When you write, you’re giving yourself a chance to process your feelings. If you are jealous of somebody else’s success, write it down. When you do, you are eliminating the mental clutter that is poisoning your mind. Do not judge yourself for feeling envious, but rather take steps that will move you forward instead of keeping you stuck in the negativity. My personal practice includes writing on my journal about what happened yesterday. Then I write on my blog about ideas that I am passionate to share. You don’t have to be a good writer, because you are doing this for yourself. You can also come back to your entries and actually find it fun to reflect on how you think and perceive in the past. You’ll also recognize that eveything that you used to worry about actually has a way of working out.
6. Use jealousy as a compass.
Jealousy isn’t bad overall. It points you to the aspects of your life that you need to work on. If you get envious with a friend who has a brand new car or who’s getting married, maybe the universe is just showing you the things that you desire or maybe the universe wants to teach you patience and humility. Transform that emotion and energy to your productivity. Maybe it’s time to double your effort or restrategize on your financial and personal goals. Maybe you have to work on your personal growth. Maybe you need to work on having more meaningful and fulfilling relationships. Be unapologetically honest with yourself. Do not be guilty about your ambitions and be relentless in chasing your dreams. Be you and let your surroundings guide you.
7. Do yoga.
I am serious when I say that yoga is magic. A human being has several aspects that make up their existence. You have to take care of your physical, mental, emotional, spiritual, and professional health so that you will have a centered life. I have always struggled with my physical health and found it hard to make peace and have a loving relationship with my body. Yoga has helped me respect and take care of my body in ways that I have never imagined. The focus that it requires elevates your level of awareness about yourself. I absolutely became a better person. I make better decisions and I have learned how to listen to my body and choose my thoughts. When a jealous thought arises, I can choose to see things in a different way. I can also easily walk away from activities that cultivate my jealousy and insecurities.
8. Reframe your thoughts.
When I was still working in customer service, I remember one thing that our trainer taught us, it’s perspective management. To quote also one of the greatest mentors Dr. Wayne Dyer, “When you change the way you look at things, the things you look at change.” You have the power to level up your self-awareness and catch yourself before you fall in the wormhole of comparison. Always reframe. When a jealous thought arises, choose to see it differently. When someone does better than me even though I worked extra hard for it, I tell myself that it’s just not my time and that I am meant for something far better than I could have imagined. This practice absolutely works and it prevents me from feeling shitty. Repeat this mantra “I choose how I feel.” This statement gives you back your power.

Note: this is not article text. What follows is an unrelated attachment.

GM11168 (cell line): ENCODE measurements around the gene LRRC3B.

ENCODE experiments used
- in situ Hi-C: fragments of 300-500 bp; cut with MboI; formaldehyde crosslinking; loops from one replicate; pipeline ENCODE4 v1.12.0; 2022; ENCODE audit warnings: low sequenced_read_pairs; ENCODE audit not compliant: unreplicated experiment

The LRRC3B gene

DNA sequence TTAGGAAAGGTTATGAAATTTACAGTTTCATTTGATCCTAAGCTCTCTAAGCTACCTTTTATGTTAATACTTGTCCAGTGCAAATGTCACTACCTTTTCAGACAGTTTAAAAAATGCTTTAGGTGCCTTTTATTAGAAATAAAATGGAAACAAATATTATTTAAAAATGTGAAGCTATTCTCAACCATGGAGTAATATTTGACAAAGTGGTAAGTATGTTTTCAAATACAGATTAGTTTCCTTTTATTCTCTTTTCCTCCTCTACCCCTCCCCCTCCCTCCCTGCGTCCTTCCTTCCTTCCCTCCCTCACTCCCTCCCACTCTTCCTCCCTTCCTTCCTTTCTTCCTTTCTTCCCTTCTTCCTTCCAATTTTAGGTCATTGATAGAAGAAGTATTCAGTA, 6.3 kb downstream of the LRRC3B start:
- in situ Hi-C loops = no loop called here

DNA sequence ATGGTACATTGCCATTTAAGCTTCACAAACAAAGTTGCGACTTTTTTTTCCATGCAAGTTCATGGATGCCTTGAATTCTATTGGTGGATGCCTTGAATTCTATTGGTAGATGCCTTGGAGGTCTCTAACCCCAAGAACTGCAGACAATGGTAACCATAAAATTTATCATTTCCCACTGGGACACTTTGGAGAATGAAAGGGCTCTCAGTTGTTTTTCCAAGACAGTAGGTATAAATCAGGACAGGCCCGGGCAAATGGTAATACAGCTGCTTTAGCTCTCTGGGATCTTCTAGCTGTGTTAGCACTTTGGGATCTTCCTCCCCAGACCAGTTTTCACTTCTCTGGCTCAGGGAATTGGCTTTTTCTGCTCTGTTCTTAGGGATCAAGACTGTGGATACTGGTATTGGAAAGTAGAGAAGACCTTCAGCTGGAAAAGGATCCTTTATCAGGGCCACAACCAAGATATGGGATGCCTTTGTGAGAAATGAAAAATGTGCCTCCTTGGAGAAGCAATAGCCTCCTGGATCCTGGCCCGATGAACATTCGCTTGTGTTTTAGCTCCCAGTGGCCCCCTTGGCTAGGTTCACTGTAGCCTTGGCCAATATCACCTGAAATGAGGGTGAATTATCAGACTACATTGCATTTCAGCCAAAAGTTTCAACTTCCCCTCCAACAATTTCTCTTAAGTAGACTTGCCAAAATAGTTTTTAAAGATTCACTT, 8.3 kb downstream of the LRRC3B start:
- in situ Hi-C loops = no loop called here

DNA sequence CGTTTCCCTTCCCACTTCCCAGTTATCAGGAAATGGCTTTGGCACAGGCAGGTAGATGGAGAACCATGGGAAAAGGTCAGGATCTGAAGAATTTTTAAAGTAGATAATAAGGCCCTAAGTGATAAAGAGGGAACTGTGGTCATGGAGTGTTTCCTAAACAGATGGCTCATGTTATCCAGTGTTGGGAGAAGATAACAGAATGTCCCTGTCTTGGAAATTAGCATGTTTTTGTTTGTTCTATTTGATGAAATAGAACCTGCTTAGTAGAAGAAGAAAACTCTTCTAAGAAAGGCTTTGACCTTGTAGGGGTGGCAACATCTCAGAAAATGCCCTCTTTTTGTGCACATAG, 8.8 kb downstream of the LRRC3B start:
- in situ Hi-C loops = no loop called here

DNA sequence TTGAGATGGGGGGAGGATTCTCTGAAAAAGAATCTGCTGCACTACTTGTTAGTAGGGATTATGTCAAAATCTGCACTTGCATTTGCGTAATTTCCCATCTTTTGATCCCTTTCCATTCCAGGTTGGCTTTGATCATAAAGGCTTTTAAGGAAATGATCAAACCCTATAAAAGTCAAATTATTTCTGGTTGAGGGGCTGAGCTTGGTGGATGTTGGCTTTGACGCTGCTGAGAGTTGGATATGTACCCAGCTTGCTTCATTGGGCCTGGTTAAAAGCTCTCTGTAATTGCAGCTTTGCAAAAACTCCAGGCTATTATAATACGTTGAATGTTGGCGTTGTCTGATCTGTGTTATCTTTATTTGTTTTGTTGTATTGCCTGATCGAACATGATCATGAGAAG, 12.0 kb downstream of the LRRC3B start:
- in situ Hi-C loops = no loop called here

9. Practice self-forgiveness.
As a Type A kid, I blame myself when things don’t go according to plan. This habit became pathologic, up to a point that I feel like I cannot live with myself anymore. I tend to beat myself up even for circumstances that I couldn’t have predicted or that were out of my control. I read somewhere that we should talk to ourselves the way that we talk to our little sister. Mind you, I will never talk to my younger sisters in the harsh way that I talk to myself. I only reconciled with the inner child in me when I finally practiced consistent self-forgiveness. When you do this, you feel as if you are enough, just by simply existing. You love yourself even if you know that you are imperfect. You will accept that even if someone will always be better than you, it’s okay because no one can ever be like your own weird you.
10. Let go.
Expectations are just futile. Do the work and keep on striving for your goals and let go of the outcome. Stop the comparison and just stay on your lane. As long as it’s your best then that will always be good enough.
(Photo shows my family, what I’m immensely grateful for.)